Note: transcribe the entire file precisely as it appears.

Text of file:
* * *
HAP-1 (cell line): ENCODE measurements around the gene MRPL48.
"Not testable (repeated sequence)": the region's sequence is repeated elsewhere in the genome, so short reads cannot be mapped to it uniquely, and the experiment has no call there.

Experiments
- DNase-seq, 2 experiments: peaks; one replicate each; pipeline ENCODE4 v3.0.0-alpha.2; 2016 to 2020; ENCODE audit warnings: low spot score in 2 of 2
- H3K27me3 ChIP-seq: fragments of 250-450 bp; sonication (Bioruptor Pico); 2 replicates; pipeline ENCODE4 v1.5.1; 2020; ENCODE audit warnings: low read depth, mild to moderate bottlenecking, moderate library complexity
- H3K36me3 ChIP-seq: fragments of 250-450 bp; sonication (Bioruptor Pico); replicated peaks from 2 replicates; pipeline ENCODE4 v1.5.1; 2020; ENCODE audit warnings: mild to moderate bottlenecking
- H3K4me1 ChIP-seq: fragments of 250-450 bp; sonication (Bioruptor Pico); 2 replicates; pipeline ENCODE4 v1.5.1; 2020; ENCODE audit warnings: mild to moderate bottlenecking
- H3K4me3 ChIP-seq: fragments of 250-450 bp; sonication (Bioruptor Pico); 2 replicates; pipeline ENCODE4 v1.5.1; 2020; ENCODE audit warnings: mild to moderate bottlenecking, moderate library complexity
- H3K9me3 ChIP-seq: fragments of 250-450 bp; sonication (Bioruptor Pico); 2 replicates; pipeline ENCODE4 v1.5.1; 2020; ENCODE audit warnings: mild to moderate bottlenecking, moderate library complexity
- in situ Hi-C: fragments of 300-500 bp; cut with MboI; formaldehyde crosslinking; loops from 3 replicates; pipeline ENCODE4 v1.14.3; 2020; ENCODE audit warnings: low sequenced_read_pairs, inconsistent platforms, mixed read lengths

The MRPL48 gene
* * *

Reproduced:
HAP-1 (cell line): ENCODE measurements around the gene MRPL48.
"Not testable (repeated sequence)": the region's sequence is repeated elsewhere in the genome, so short reads cannot be mapped to it uniquely, and the experiment has no call there.

Experiments
- DNase-seq, 2 experiments: peaks; one replicate each; pipeline ENCODE4 v3.0.0-alpha.2; 2016 to 2020; ENCODE audit warnings: low spot score in 2 of 2
- H3K27me3 ChIP-seq: fragments of 250-450 bp; sonication (Bioruptor Pico); 2 replicates; pipeline ENCODE4 v1.5.1; 2020; ENCODE audit warnings: low read depth, mild to moderate bottlenecking, moderate library complexity
- H3K36me3 ChIP-seq: fragments of 250-450 bp; sonication (Bioruptor Pico); replicated peaks from 2 replicates; pipeline ENCODE4 v1.5.1; 2020; ENCODE audit warnings: mild to moderate bottlenecking
- H3K4me1 ChIP-seq: fragments of 250-450 bp; sonication (Bioruptor Pico); 2 replicates; pipeline ENCODE4 v1.5.1; 2020; ENCODE audit warnings: mild to moderate bottlenecking
- H3K4me3 ChIP-seq: fragments of 250-450 bp; sonication (Bioruptor Pico); 2 replicates; pipeline ENCODE4 v1.5.1; 2020; ENCODE audit warnings: mild to moderate bottlenecking, moderate library complexity
- H3K9me3 ChIP-seq: fragments of 250-450 bp; sonication (Bioruptor Pico); 2 replicates; pipeline ENCODE4 v1.5.1; 2020; ENCODE audit warnings: mild to moderate bottlenecking, moderate library complexity
- in situ Hi-C: fragments of 300-500 bp; cut with MboI; formaldehyde crosslinking; loops from 3 replicates; pipeline ENCODE4 v1.14.3; 2020; ENCODE audit warnings: low sequenced_read_pairs, inconsistent platforms, mixed read lengths

The MRPL48 gene